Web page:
First Suit Filed Against Internet 'Spyware'
By Andy Sullivan
WASHINGTON (Reuters) - The U.S. government has sued a New Hampshire man in its first attempt to crack down on Internet "spyware" that seizes control of a user's computer without permission.
The U.S. Federal Trade Commission on Thursday asked a federal court to shut down an operation that it said disables users' computers in an attempt to bully them into buying anti-spyware products.
Internet users unwittingly download the software when they visit Web sites that contain certain banner ads, the FTC said.
The software exploits a hole in Microsoft Corp.'s (MSFT.O: Quote, Profile, Research) Internet Explorer Web browser to work its way onto computers without users' knowledge, according to the lawsuit.
A Washington consumer group, the Center for Democracy and Technology, had demonstrated the software to Reuters before it filed a complaint with the FTC in February.
The software hijacks Web browsers, causes CD-ROM trays to mysteriously slide open and slows down computers or causes them to cease working altogether.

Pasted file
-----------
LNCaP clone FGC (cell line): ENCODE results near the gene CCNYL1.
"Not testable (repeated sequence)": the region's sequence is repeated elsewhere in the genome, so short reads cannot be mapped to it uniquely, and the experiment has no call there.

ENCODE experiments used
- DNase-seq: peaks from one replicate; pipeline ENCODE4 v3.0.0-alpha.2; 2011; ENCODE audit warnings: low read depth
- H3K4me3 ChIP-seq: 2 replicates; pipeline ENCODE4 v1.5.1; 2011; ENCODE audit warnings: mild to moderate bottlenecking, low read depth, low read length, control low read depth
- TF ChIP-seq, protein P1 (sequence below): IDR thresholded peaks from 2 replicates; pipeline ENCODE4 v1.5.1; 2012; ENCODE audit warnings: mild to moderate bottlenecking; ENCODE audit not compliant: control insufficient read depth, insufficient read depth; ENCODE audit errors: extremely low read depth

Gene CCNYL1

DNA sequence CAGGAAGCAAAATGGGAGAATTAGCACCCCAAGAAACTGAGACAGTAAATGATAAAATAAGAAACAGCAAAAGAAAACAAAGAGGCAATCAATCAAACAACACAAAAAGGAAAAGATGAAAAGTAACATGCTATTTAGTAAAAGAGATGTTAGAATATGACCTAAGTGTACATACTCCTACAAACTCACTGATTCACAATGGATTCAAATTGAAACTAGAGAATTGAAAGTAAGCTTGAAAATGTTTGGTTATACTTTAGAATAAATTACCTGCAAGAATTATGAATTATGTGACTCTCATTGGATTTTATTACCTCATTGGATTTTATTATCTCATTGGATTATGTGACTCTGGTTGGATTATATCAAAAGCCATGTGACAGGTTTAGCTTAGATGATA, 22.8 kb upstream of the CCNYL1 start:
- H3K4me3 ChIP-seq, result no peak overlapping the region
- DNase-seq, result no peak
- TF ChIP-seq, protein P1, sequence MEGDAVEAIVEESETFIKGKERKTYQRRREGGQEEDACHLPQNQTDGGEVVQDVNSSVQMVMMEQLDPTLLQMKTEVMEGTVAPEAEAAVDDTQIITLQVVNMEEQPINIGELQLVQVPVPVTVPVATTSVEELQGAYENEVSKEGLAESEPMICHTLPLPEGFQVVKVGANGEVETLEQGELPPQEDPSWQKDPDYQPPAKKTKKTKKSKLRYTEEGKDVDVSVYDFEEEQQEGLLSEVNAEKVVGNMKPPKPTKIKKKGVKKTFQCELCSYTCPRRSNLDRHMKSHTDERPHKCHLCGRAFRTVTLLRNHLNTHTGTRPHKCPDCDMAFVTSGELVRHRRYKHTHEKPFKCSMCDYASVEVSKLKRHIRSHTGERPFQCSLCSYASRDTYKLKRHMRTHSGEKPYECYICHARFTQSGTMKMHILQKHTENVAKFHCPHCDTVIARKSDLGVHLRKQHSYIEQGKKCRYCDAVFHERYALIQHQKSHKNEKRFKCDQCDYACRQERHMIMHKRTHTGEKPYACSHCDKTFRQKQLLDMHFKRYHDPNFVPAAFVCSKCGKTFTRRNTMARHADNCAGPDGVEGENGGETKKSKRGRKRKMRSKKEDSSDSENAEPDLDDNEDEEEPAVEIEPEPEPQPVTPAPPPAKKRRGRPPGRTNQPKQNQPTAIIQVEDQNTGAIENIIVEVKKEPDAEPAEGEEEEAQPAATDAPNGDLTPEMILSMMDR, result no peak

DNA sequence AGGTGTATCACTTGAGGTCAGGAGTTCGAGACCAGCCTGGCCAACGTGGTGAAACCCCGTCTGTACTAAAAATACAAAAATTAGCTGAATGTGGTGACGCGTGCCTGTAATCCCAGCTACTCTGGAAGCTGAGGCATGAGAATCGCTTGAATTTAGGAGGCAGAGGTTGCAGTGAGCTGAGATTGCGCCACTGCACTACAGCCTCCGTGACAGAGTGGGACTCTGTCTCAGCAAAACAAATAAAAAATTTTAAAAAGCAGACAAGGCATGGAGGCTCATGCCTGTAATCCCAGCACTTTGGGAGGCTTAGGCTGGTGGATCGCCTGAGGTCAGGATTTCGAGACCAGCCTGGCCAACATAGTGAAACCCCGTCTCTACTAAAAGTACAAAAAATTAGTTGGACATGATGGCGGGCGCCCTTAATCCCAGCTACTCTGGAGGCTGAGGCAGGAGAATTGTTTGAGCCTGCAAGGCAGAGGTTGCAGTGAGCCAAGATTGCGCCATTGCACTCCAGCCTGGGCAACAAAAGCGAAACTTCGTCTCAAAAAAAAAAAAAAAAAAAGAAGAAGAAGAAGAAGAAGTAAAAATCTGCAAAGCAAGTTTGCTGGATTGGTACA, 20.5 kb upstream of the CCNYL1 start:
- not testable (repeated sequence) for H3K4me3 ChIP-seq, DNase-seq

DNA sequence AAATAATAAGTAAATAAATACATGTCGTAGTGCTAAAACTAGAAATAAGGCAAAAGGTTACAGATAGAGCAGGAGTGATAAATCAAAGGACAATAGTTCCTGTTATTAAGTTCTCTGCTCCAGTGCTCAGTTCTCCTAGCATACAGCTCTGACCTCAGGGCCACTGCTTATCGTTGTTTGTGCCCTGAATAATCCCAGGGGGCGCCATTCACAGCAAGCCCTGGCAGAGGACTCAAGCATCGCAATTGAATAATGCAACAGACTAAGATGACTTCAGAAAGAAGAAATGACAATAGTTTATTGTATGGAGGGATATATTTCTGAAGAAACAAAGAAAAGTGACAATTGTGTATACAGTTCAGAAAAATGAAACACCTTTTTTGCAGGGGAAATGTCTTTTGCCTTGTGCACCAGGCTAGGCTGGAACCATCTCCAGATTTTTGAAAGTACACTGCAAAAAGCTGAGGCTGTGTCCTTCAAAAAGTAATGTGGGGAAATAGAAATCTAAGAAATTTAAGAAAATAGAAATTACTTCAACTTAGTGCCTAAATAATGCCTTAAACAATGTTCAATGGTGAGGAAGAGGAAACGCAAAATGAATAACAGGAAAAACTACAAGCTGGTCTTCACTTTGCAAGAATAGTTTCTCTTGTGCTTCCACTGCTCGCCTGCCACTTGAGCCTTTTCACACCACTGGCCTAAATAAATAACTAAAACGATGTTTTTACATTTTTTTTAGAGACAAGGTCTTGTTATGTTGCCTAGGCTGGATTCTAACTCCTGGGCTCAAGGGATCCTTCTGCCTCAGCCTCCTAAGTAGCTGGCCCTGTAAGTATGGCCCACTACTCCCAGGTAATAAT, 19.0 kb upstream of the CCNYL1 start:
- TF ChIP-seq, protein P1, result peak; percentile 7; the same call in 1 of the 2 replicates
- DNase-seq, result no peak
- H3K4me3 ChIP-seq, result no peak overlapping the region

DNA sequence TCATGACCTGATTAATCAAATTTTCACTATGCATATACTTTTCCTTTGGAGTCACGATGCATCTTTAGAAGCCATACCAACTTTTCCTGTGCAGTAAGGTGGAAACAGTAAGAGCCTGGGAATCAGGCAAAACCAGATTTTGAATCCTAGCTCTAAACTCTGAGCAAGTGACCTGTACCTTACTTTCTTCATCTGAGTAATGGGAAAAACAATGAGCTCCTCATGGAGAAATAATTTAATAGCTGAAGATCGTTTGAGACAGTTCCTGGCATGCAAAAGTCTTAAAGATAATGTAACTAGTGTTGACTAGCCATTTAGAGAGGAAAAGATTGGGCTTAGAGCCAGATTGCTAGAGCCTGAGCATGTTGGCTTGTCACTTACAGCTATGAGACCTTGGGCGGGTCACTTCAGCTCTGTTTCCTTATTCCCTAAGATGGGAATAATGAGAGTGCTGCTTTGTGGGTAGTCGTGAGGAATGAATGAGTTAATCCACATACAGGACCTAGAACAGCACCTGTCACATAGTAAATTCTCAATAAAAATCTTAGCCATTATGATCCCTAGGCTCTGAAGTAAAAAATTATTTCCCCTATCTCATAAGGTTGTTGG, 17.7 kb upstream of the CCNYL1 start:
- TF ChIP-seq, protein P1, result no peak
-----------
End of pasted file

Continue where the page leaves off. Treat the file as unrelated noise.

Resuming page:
A torrent of "pop up" messages urges consumers to buy programs called Spy Wiper or Spy Deleter to clean up the mess.
The FTC has taken action against companies that redirect browsers before but has never sued a company for secretly installing software.
Spyware comes in many forms -- from keystroke loggers that can capture passwords, credit-card numbers and other sensitive data to relatively harmless programs that deliver pop-up ads.
Currently there are no national anti-spyware laws on the books, though several states have them. The House of Representatives passed two anti-spyware bills this week and another is pending in the Senate.
The FTC used deceptive-business laws to go after New Hampshire resident Sanford Wallace and his two companies, Seismic Entertainment Productions Inc. and SmartBot.Net Inc.
The FTC asked the court to shut down Wallace's operations and force him to return any money he has made.
Wallace could not be reached for comment.
"We're glad to see that they've taken some action; it was a really egregious case," Center for Democracy's Associate Director Ari Schwartz said.
The FTC was expected to discuss its suit at a press conference on Tuesday. An FTC spokeswoman declined to comment.